Richard Whittall:

The Globalist's Top Ten Books in 2016: The Turbulent World of Middle East Soccer

Middle East Eye: "

The Turbulent World of Middle East Soccer is one of the weightiest, most revelatory, original and important books written about sport"

“The Turbulent World of Middle East Soccer has helped me immensely with great information and perspective.”

Bob Bradley, former US and Egyptian national coach: "James Dorsey’s The Turbulent World of Middle Eastern Soccer (has) become a reference point for those seeking the latest information as well as looking at the broader picture."
Alon Raab in The International Journal of the History of Sport: “Dorsey’s blog is a goldmine of information.”
Play the Game: "Your expertise is clearly superior when it comes to Middle Eastern soccer."
Andrew Das, The New York Times soccer blog Goal: "No one is better at this kind of work than James Dorsey"
David Zirin, Sports Illustrated: "Essential Reading"
Change FIFA: "A fantastic new blog'

Richard Whitall of A More Splendid Life:
"James combines his intimate knowledge of the region with a great passion for soccer"

Christopher Ahl, Play the Game: "An excellent Middle East Football blog"
James Corbett, Inside World Football

Sunday, March 6, 2011

Tunisia Allows Restricted Resumption of Soccer Matches

Tunisian professional soccer matches will resume this week behind closed doors for the first time since mass anti-government protests drove President Zine Abedine Ben Ali in January from power after 23 years in office.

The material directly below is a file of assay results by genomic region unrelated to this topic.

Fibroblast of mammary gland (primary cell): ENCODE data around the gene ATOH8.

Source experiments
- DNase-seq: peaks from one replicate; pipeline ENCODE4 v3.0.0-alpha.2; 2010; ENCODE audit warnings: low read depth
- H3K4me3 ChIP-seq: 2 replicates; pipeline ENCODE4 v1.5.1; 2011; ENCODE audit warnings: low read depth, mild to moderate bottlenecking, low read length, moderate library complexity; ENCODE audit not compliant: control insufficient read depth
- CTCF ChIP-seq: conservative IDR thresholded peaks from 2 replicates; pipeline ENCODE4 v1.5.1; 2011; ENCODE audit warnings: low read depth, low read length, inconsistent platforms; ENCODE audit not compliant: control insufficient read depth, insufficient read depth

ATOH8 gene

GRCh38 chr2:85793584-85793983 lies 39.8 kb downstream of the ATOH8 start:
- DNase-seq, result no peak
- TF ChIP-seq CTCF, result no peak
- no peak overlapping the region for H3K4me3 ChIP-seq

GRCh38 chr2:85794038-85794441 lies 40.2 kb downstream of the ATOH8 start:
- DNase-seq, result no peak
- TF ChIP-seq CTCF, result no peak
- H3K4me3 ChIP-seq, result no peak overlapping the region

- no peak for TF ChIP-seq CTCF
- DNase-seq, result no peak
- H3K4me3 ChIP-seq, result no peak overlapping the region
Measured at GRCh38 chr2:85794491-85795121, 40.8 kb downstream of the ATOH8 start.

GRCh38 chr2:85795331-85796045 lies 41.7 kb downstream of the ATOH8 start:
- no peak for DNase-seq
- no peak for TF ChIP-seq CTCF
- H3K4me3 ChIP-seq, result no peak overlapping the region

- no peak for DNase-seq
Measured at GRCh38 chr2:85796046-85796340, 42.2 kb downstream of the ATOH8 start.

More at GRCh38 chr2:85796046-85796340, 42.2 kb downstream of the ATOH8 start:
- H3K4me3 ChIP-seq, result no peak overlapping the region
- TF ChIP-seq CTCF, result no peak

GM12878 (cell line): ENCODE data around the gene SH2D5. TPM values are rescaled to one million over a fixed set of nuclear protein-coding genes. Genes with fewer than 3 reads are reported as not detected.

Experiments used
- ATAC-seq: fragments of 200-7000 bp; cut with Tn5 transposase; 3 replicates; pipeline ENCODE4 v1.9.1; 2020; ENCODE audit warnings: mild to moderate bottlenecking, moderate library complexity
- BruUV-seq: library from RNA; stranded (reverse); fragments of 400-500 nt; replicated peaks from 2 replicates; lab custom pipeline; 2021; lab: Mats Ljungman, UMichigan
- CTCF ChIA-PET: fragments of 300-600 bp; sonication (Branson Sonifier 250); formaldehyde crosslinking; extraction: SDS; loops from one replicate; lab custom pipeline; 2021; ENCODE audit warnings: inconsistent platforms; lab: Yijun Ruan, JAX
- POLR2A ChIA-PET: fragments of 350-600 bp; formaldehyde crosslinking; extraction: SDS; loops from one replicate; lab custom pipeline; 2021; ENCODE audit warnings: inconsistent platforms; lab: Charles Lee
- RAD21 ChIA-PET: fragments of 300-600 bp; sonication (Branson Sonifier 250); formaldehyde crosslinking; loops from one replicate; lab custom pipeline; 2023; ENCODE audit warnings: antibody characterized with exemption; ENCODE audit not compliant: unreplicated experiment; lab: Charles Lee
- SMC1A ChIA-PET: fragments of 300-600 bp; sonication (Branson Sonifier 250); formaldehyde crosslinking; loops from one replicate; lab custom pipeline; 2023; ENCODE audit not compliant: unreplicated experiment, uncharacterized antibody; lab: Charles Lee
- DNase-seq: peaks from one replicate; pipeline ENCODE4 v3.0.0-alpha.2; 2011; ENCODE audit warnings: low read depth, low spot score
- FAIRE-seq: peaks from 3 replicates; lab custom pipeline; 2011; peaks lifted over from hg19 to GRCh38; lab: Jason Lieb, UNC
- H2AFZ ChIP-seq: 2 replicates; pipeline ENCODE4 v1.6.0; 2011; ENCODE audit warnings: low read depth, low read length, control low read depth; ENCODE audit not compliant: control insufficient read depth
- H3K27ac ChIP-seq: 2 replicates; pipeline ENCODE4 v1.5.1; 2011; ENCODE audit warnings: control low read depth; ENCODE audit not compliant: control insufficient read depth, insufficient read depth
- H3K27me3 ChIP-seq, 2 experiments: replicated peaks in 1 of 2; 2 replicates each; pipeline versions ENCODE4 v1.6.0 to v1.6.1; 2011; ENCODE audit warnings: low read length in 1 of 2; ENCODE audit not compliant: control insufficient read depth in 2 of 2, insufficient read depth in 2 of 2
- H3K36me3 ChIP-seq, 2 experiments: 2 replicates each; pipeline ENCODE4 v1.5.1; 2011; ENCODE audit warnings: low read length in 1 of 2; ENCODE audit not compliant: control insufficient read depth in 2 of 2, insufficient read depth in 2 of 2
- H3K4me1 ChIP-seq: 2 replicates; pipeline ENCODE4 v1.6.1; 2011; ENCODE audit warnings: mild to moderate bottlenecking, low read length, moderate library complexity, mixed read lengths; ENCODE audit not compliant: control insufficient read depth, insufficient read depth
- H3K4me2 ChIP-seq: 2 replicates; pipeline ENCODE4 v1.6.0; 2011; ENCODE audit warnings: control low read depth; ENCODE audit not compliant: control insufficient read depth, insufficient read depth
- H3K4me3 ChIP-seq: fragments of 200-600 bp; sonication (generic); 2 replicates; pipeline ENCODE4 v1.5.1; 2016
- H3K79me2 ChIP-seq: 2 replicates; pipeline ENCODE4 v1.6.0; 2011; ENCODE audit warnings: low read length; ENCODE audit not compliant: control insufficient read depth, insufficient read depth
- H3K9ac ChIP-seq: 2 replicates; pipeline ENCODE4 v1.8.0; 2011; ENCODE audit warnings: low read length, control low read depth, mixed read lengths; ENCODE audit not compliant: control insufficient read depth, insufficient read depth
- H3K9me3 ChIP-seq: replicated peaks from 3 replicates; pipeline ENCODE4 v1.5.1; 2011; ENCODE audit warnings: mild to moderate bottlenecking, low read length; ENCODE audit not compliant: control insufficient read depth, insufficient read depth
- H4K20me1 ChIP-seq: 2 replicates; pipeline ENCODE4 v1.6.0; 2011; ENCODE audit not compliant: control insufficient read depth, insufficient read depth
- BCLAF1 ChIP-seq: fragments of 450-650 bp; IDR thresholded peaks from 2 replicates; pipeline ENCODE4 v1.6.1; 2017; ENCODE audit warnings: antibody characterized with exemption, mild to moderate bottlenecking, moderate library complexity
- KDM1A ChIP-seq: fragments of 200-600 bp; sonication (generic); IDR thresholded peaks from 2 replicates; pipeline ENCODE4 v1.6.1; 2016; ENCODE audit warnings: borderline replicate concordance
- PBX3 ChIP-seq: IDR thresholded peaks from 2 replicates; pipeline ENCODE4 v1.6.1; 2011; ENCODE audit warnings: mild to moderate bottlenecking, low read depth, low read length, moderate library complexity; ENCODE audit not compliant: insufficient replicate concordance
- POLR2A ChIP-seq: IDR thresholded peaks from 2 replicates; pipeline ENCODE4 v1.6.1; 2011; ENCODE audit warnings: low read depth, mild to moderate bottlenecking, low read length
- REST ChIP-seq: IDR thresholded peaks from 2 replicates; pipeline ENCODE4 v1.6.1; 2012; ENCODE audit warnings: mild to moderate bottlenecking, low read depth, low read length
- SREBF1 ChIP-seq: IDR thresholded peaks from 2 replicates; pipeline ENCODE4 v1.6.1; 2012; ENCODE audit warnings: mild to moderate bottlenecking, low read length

The restricted lifting of the ban, imposed to prevent the soccer pitch from becoming an opposition rallying point, reflects government fears that soccer fans emboldened by their success alongside thousands of other Tunisians in throwing off the yoke of dictatorship could as yet use the field to press for further political and economic reform.

Demonstrations in Tunisia have continued since the fall of Ben Ali, forcing interim Prime Minister Mohammed Ghannouchi and several of his Cabinet members to resign.

The lifting of the ban follows last week’s African championship match between Tunisia’s Club Africain and Rwanda’s ARP – the first game to be played in Tunisia since the popular revolt drove Ben Ali into exile.

Club Africain advanced to the championship’s second round by beating ARP 4:0. Its next challenge is storied Cairo club Al Zamalek FC, which is struggling with the winds of change in the wake of last month’s ousting of Egyptian President Hosni Mubarak as a result of mass protests inspired by Tunisia’s success in toppling its dictator.

The match was widely viewed as a litmus test for a resumption of professional soccer.

The decision to exclude spectators from matches contrasts starkly with the fact that 10,000 fans were allowed to attend the African match in the Rades Stadium outside Tunis, which took place without incident.

Nonetheless, it constitutes a step forward compared to Egypt, where professional league matches remain suspended since late January. Egypt’s military rulers, who took control of the government after Mubarak’s departure with a promise to return the country to democracy within six months, have yet to respond to a two-week old request by the Egyptian Football Association (EFA) to lift the ban.

Like in Tunisia, the military allowed an African championship match in Cairo’s Military Academy Stadium between Zamalek and Kenya’s Ulinzi Stars as a litmus test. The military remains however reluctant to resume professional matches even though the African match in the presence of thousands of spectators was played without incident.

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